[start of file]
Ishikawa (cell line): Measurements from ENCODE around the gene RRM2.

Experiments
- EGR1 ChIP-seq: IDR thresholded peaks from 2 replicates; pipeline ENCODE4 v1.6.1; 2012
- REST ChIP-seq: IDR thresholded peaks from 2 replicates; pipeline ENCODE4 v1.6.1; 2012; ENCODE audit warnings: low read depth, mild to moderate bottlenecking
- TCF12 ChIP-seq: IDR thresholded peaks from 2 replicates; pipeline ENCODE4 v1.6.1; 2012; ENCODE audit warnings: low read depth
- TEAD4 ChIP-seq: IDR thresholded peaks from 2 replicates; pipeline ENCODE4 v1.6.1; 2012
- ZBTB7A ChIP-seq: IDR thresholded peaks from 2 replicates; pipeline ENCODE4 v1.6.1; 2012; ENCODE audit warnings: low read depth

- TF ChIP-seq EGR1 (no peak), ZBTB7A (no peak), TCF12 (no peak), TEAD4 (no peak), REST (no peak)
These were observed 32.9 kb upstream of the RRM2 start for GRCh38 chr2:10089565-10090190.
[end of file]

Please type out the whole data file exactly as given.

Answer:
Ishikawa (cell line): Measurements from ENCODE around the gene RRM2.

Experiments
- EGR1 ChIP-seq: IDR thresholded peaks from 2 replicates; pipeline ENCODE4 v1.6.1; 2012
- REST ChIP-seq: IDR thresholded peaks from 2 replicates; pipeline ENCODE4 v1.6.1; 2012; ENCODE audit warnings: low read depth, mild to moderate bottlenecking
- TCF12 ChIP-seq: IDR thresholded peaks from 2 replicates; pipeline ENCODE4 v1.6.1; 2012; ENCODE audit warnings: low read depth
- TEAD4 ChIP-seq: IDR thresholded peaks from 2 replicates; pipeline ENCODE4 v1.6.1; 2012
- ZBTB7A ChIP-seq: IDR thresholded peaks from 2 replicates; pipeline ENCODE4 v1.6.1; 2012; ENCODE audit warnings: low read depth

- TF ChIP-seq EGR1 (no peak), ZBTB7A (no peak), TCF12 (no peak), TEAD4 (no peak), REST (no peak)
These were observed 32.9 kb upstream of the RRM2 start for GRCh38 chr2:10089565-10090190.